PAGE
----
It’s not an easy time to be an investor, and if you’re feeling conflicted about the stock market right now, you’re not alone. On the one hand, S&P 500 It’s up more than 7% so far this year, which has many investors feeling optimistic. But on the other hand, experts still fear that a recession could be imminent, which could result in stock prices falling again.

If you are thinking of investing now, is it really a safe move? Here’s what history says.

The future looks bright for the market

When it comes to the future of the stock market, there is good news and bad news. The bad news is that no one can predict how stocks will perform in the near term, so whether the market will be up or down a month from now is anyone’s guess.

The good news, though, is that the market’s short-term performance is not nearly as important as its long-term prospects.

Over the past century, markets have faced countless ups and downs — some of them severe. In the last two decades alone, we’ve experienced the dot-com bubble burst, the Great Recession, the crash in March 2020, the current recession, and many minor corrections in between.

^SPX Chart

^SPX data by YCharts.

Despite everything, though, the S&P 500 is still up more than 180%. In other words, if you’d invested in an S&P 500 index fund in January 2000 and simply held your investment, you’d have nearly tripled your money by today — despite all the big recessions.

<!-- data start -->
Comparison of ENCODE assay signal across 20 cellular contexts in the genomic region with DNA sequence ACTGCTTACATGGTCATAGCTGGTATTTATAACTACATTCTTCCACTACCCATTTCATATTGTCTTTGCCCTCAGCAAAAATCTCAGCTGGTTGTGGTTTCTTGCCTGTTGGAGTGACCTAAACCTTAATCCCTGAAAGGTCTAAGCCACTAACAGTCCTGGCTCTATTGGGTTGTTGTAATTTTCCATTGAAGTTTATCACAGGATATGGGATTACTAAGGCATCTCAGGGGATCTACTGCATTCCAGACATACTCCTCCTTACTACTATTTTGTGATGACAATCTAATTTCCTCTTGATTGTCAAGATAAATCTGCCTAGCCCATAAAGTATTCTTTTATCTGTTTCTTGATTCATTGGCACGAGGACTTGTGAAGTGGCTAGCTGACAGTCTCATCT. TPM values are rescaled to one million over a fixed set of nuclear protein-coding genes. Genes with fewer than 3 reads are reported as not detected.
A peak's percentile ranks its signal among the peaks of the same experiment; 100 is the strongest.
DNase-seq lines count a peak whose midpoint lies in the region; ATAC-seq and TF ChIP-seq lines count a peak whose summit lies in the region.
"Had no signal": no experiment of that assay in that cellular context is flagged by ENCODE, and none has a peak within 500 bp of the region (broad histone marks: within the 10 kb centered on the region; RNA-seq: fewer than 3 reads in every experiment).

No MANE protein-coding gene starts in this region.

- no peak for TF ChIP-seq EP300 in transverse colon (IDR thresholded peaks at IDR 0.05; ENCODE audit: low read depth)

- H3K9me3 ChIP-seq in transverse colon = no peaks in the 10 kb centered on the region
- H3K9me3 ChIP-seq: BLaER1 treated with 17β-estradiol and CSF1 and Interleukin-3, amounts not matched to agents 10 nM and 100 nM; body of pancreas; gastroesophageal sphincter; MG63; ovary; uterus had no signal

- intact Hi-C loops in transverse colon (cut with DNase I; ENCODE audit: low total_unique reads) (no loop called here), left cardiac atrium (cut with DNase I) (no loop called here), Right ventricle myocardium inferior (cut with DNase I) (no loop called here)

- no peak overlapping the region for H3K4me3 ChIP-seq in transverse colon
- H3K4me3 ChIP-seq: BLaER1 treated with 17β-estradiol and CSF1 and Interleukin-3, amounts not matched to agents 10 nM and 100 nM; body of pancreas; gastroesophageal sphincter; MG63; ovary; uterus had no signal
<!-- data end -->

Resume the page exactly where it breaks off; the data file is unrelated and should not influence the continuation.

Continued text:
The market may experience more volatility in the coming months, but that’s okay. There is a very strong possibility that it will earn positive average returns over time. By holding onto it for the long haul, you’re much less likely to lose money.

The key is to keep your investment safe

It’s important to take a long-term view at times like these, but it’s equally important to make sure you’re setting yourself up for success with the right investments. If the market takes a turn for the worse, not all stocks will be able to recover. But healthy company stocks are more likely to survive a downturn or a good market, even if they take a hit in the short term.

Healthy companies will have strong underlying business fundamentals, such as strong finances, a competent leadership team and a competitive advantage in their industry. The more of these stocks you have in your portfolio, the more likely you are to see positive returns over time.

When in doubt, you can choose a fund that tracks the S&P 500, eg Vanguard S&P 500 ETF (Flight 0.38%). Such funds aim to mirror the performance of the index. Since the S&P 500 has a long track record of surviving recessions, this fund should thrive over the long term.

Wherever you invest, try not to get too caught up in the daily fluctuations of the market. It may be tempting to sell your investments or avoid the stock market altogether during periods of volatility, but this can sometimes do more harm than good.

If you sell your stock when the price is lower, you end up selling at a discount and locking in that loss. Then if you reinvest after the market rebounds, you’ll pay a premium for the same investment you just sold. But by keeping your money in the market, you can wait for your stock to recover without losing anything.

If history has taught us anything, it’s that this too shall pass. By investing in the right places and holding those investments for the long term, you can rest easy knowing your money is as protected as possible — no matter what the future market holds.

Katie Brockman has a position in the Vanguard S&P 500 ETF. The Motley Fool has positions and recommends the Vanguard S&P 500 ETF Motley Fool has a revealing policy.

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